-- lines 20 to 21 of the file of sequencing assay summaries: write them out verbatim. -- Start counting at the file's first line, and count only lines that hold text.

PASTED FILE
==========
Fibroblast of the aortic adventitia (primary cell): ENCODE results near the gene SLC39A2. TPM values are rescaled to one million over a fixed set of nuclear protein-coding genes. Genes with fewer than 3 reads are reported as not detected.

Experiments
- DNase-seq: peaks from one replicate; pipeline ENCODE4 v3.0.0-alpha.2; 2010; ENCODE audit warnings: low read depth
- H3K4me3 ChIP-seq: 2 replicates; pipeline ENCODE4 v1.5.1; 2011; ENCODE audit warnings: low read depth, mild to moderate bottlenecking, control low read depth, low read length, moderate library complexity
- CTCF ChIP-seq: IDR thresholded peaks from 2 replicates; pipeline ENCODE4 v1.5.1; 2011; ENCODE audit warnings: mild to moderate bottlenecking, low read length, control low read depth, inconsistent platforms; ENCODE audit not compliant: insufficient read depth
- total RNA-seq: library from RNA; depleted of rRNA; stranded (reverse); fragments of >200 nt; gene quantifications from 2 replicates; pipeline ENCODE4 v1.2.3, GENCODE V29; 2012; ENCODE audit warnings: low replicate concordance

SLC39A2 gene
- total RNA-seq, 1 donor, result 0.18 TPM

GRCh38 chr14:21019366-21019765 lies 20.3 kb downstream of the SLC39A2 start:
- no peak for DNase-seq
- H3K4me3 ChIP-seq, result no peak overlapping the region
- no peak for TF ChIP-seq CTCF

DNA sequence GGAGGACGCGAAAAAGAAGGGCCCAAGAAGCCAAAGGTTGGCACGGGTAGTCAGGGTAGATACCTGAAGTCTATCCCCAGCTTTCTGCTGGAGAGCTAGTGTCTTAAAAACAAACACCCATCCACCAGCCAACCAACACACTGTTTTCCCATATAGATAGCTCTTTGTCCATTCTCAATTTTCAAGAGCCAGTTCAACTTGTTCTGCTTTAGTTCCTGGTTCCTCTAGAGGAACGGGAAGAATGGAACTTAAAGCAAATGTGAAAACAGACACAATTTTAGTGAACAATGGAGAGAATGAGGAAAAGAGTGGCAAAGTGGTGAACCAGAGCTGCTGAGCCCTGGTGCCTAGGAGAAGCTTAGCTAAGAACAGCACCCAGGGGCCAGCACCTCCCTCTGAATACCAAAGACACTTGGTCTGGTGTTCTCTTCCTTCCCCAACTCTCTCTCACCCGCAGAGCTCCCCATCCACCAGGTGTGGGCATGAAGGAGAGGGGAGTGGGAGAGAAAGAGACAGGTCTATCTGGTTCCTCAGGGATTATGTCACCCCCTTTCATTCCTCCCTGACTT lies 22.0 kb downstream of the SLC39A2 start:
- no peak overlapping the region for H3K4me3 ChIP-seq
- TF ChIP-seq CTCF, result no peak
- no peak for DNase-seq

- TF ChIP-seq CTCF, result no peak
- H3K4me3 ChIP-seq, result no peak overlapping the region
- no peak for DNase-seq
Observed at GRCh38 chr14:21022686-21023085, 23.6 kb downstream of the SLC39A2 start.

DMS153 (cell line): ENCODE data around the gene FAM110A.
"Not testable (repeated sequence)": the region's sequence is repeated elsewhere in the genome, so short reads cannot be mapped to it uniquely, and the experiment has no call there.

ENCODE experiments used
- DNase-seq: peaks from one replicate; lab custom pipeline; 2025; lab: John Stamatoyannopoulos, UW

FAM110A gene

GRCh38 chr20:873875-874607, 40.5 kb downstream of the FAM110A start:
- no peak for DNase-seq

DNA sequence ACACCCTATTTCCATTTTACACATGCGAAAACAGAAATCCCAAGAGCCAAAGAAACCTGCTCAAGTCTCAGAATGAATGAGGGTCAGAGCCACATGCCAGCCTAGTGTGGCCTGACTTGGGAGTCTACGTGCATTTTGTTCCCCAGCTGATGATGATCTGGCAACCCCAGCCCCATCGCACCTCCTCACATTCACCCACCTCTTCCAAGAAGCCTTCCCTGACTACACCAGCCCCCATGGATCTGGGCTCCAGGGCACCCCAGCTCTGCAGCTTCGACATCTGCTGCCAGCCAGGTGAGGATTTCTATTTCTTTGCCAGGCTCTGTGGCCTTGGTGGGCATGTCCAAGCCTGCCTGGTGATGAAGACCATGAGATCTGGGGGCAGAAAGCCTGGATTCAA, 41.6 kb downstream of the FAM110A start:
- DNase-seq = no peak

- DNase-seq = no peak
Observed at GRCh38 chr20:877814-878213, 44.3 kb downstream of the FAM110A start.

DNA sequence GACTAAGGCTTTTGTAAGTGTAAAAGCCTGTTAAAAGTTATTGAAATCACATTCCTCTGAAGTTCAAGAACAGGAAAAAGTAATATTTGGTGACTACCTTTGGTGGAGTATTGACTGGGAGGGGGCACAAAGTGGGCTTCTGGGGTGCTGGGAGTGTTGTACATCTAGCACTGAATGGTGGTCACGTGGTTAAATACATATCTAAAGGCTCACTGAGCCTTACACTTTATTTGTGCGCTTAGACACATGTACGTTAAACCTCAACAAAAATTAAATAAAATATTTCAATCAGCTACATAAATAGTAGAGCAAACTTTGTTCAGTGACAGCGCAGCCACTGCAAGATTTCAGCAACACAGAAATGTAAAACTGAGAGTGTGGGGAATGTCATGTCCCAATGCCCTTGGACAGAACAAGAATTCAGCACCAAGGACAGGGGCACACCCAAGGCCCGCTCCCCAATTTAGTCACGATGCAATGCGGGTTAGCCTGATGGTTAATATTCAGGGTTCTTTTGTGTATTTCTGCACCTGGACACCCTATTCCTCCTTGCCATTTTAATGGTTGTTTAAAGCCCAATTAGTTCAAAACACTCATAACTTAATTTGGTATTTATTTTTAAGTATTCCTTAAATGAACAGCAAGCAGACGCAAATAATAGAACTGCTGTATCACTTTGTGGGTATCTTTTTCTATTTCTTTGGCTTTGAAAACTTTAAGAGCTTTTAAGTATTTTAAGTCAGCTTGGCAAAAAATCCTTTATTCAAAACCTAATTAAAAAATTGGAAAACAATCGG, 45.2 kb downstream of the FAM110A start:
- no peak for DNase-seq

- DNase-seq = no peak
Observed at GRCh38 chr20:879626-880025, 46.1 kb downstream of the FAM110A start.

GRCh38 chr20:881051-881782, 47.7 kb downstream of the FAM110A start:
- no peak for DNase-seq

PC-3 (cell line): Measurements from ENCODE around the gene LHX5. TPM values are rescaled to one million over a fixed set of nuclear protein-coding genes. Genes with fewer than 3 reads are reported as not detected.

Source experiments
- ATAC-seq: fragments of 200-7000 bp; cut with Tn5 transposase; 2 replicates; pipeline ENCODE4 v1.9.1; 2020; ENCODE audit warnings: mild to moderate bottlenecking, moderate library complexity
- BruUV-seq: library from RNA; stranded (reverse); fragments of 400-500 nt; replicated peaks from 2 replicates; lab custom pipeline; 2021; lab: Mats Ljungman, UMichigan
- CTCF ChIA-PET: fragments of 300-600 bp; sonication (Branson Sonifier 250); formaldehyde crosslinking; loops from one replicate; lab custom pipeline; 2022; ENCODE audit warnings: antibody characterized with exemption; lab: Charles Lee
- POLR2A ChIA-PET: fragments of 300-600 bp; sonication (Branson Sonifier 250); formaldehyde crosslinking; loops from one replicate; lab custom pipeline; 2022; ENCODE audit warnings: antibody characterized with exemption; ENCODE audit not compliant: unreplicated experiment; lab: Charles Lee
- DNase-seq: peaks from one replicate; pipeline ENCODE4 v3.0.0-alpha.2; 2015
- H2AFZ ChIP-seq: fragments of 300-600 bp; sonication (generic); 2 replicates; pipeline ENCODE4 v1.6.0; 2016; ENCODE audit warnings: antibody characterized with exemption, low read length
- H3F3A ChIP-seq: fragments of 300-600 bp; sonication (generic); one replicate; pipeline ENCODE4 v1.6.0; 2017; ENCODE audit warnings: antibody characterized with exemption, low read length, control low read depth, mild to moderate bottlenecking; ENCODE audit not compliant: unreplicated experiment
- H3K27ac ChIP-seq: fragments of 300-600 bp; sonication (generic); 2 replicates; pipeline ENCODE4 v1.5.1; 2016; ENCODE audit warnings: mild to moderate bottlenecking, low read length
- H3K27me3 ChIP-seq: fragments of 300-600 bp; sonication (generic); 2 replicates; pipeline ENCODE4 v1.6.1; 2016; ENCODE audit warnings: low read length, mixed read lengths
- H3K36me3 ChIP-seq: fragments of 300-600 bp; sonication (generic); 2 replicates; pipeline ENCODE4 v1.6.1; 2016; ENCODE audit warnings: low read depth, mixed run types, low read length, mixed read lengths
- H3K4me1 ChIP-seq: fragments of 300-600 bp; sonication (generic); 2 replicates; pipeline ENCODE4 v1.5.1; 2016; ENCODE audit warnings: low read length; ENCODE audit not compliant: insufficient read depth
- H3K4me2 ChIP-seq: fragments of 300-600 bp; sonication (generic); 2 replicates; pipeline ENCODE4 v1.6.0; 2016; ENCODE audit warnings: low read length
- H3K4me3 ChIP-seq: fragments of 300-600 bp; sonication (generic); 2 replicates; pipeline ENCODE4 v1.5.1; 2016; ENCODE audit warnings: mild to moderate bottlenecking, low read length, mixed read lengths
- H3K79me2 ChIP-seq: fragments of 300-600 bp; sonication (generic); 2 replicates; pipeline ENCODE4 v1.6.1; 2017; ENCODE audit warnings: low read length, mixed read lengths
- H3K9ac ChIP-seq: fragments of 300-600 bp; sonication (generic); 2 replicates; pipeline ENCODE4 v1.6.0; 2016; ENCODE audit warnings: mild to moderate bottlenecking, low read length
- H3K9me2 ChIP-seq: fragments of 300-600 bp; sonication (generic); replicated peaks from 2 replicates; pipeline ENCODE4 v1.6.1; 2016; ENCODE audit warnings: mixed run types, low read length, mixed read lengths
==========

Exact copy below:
Observed at GRCh38 chr14:21022686-21023085, 23.6 kb downstream of the SLC39A2 start.

DMS153 (cell line): ENCODE data around the gene FAM110A.